CHERRYZMB60 - To get calories from fat, multiply the number of fat grams by 9. In the food label above, there are 8 grams of fat. 8 x 9 = 72, so there are 72 calories from fat.

Protein and carbs each have 4 calories per gram.

8 grams of fat = 72
37 grams of carbs = 148
3 grams of protein = 12

Add them all up: 72+148+12 = 232

There is a rounding factor, but it's close.
Report
I LOVE these changes! As a diabetic I know how important it is to avoid those added sugars! These label changes will make it easier for everyone to make better (healthier) food choices. Report
i LOVE that they're adding "Added Sugars"
that will be very helpful Report
Calories and serving size should be big and bold. I like it and also like the added
sugars section. I would think Vitamin A and C is a big deal and shouldn't be dropped off. Report
I am hoping that you will forward our comments to the FDA Report
I am pleased with the addition of "added sugar" nutrition info. It should help people realize how pervasive sugar is in their commercially supplied diets!
I am VERY disappointed that manufacturers are still allowed to "round down" to zero an amount less than one. That information is KNOWN by them; why can't we have it? It would be (finally) truth in advertising!
Lastly, we are told by nutritionists that fiber provides no calories to the human body. Yet the amount of total calories reflects them as having full value (of calories) that all carbohydrates have (4 calories /gram). This is pretty simple and obvious to me -- either I AM getting the total calories stated on the label when I eat a product -- or I'm NOT. If I am NOT getting them because I'm eating fiber, why are there any calories being reported attributable to fiber?
Despite knowing what I know, I am becoming confused since almost always total calories reflect the presence of fiber as if fiber had a caloric value. WHICH IS IT? Did they teach me wrong in grad school?!? Report
Am really happy to see added sugars specifically stated. This will be immensely helpful (currently I estimate based on food content, order in ingredients list or compare it to unsweetened versions). This makes it a lot easier.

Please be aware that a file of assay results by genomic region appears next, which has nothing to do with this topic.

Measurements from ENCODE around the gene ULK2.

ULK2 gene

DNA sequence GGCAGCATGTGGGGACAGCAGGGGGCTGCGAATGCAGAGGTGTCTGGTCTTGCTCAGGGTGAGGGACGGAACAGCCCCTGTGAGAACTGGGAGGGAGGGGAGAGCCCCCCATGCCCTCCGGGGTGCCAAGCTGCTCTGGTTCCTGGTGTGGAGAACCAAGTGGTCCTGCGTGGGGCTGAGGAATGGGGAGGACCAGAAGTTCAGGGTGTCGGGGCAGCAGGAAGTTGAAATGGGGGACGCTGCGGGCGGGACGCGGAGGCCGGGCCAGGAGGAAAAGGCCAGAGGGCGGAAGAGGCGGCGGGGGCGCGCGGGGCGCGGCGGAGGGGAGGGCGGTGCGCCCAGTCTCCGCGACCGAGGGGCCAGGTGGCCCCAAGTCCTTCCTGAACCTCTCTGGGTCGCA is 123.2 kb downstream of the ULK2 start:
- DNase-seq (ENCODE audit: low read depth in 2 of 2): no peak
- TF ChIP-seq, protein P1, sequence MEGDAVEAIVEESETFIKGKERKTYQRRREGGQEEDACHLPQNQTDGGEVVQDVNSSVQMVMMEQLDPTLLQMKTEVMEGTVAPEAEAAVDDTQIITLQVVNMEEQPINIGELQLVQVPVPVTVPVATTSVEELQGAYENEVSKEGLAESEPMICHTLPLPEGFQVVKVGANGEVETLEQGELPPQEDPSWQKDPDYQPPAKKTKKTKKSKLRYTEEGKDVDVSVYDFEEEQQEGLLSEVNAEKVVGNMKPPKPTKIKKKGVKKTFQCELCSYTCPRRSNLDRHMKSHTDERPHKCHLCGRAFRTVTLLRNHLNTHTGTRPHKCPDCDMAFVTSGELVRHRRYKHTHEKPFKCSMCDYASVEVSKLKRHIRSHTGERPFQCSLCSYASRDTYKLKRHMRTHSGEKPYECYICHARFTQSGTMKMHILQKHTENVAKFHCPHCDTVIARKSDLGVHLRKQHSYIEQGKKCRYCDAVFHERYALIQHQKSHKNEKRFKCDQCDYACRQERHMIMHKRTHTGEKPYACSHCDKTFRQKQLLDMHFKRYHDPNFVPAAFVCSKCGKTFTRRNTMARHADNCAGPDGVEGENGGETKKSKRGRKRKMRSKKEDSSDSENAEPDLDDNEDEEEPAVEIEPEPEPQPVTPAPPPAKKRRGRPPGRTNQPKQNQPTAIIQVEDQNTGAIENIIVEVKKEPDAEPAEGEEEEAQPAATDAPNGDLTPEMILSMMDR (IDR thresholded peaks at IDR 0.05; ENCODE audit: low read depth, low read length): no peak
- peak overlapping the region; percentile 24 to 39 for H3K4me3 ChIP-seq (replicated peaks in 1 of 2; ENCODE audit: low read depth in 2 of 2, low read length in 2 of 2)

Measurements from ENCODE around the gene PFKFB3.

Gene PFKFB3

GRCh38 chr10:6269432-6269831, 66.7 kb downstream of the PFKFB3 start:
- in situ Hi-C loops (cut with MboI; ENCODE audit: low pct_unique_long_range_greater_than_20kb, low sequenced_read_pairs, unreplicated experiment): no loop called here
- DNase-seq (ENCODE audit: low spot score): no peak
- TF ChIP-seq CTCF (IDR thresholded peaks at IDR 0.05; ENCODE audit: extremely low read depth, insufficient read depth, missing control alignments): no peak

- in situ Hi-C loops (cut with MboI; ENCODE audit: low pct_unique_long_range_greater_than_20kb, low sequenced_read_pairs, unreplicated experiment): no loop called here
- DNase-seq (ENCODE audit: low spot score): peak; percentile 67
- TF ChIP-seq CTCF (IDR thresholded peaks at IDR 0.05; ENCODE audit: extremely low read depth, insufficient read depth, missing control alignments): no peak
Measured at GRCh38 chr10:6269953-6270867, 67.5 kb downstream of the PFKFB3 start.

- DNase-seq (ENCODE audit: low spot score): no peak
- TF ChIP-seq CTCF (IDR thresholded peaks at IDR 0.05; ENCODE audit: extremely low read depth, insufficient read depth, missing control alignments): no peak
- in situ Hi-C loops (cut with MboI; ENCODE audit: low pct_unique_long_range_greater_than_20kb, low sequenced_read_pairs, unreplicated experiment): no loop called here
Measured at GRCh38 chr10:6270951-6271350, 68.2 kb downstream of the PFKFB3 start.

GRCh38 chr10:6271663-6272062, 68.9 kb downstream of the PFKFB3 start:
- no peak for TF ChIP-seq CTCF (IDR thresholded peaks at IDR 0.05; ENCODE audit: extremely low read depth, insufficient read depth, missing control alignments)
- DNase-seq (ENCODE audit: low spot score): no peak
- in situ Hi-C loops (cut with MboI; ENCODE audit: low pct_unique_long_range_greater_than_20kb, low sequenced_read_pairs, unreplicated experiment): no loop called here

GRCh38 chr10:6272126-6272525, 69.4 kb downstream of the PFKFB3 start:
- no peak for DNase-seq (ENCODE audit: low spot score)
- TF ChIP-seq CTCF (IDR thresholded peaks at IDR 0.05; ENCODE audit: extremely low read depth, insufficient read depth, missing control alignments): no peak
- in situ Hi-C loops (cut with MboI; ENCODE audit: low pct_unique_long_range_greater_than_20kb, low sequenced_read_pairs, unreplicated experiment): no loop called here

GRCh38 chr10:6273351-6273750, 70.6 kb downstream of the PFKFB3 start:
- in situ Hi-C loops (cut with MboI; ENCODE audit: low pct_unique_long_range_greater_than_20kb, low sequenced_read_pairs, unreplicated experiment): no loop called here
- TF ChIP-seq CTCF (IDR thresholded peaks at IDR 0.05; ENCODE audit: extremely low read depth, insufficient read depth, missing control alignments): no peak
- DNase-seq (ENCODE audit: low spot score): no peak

Vitamin A is a big deal to me. I wish that was still required, but assume that manufacturers will do so if above trace amounts.

Calories from fat would continue to be helpful, but I can just do a quick grams x 9 for that.

All that said, even if not so much helpful for me, the size of the calories will likely be very helpful to most. Report
it's OK but i would like to know the calories from Fat Report
Finally! Report
Wow....what a difference in the "sugar" total! I like the new design. The larger print is going to help too. Report
SUSANK16
Hurrah - we are moving in the right direction Report
I think the larger print is more helpful as is the updated portions. Maybe if people saw the typical portion spelled out, they might think type how much they eat of it. (We can only hope, ok?!) Report
With my vision problems the larger size will be a big help to me and I'm happy to see that they are listing sugars. Report
I'm glad they are including potassium. This is one of the things people with kidney disease (raises hand) need to keep track of. This will be so helpful. Also like larger print calories, etc. Report
I wish grocery stores also labelled the foods they made with nutritional information. Like the produce department makes yogurt parfaits or cheese and fruit snacks in little containers. There is also things made by the store in bakery. All of this info would be informative too. Report
Please tell me the difference between a gram of sugar and an "added" gram of sugar. No difference. Why force a change on manufacturers when there is no real change here? Just more feel-good regulators getting in the way and costing producers (and consumers) more money. Report
I wish they would also have sugars listed in a more familiar unit like tsp and tbsp. Not many people can visualise a gram of sugar. Report
I love this!!! I loved the total sugars and especially the added potassium info! Report
Like seeing calories and serving size easier to read. Good to have more info than less regarding sugars. Report